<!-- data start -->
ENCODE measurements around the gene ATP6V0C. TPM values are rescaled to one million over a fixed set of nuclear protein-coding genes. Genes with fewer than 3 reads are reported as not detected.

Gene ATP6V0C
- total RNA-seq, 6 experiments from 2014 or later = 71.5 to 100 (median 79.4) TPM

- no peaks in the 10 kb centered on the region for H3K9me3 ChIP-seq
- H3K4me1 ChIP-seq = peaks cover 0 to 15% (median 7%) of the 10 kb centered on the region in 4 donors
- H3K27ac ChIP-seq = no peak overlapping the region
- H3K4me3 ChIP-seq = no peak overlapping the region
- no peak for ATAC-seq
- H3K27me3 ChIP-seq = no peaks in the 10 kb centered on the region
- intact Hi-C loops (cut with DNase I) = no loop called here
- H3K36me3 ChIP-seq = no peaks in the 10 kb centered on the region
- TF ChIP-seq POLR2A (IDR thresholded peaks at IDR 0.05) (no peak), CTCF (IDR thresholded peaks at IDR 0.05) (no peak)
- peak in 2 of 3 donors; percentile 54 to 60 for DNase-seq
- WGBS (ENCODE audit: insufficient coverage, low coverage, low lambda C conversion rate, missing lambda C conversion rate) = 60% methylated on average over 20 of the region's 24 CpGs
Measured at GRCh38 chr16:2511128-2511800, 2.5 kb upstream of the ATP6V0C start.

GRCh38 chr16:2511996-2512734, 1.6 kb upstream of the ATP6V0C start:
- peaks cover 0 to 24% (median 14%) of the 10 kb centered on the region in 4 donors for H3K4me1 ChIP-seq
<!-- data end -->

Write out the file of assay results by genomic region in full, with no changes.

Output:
ENCODE measurements around the gene ATP6V0C. TPM values are rescaled to one million over a fixed set of nuclear protein-coding genes. Genes with fewer than 3 reads are reported as not detected.

Gene ATP6V0C
- total RNA-seq, 6 experiments from 2014 or later = 71.5 to 100 (median 79.4) TPM

- no peaks in the 10 kb centered on the region for H3K9me3 ChIP-seq
- H3K4me1 ChIP-seq = peaks cover 0 to 15% (median 7%) of the 10 kb centered on the region in 4 donors
- H3K27ac ChIP-seq = no peak overlapping the region
- H3K4me3 ChIP-seq = no peak overlapping the region
- no peak for ATAC-seq
- H3K27me3 ChIP-seq = no peaks in the 10 kb centered on the region
- intact Hi-C loops (cut with DNase I) = no loop called here
- H3K36me3 ChIP-seq = no peaks in the 10 kb centered on the region
- TF ChIP-seq POLR2A (IDR thresholded peaks at IDR 0.05) (no peak), CTCF (IDR thresholded peaks at IDR 0.05) (no peak)
- peak in 2 of 3 donors; percentile 54 to 60 for DNase-seq
- WGBS (ENCODE audit: insufficient coverage, low coverage, low lambda C conversion rate, missing lambda C conversion rate) = 60% methylated on average over 20 of the region's 24 CpGs
Measured at GRCh38 chr16:2511128-2511800, 2.5 kb upstream of the ATP6V0C start.

GRCh38 chr16:2511996-2512734, 1.6 kb upstream of the ATP6V0C start:
- peaks cover 0 to 24% (median 14%) of the 10 kb centered on the region in 4 donors for H3K4me1 ChIP-seq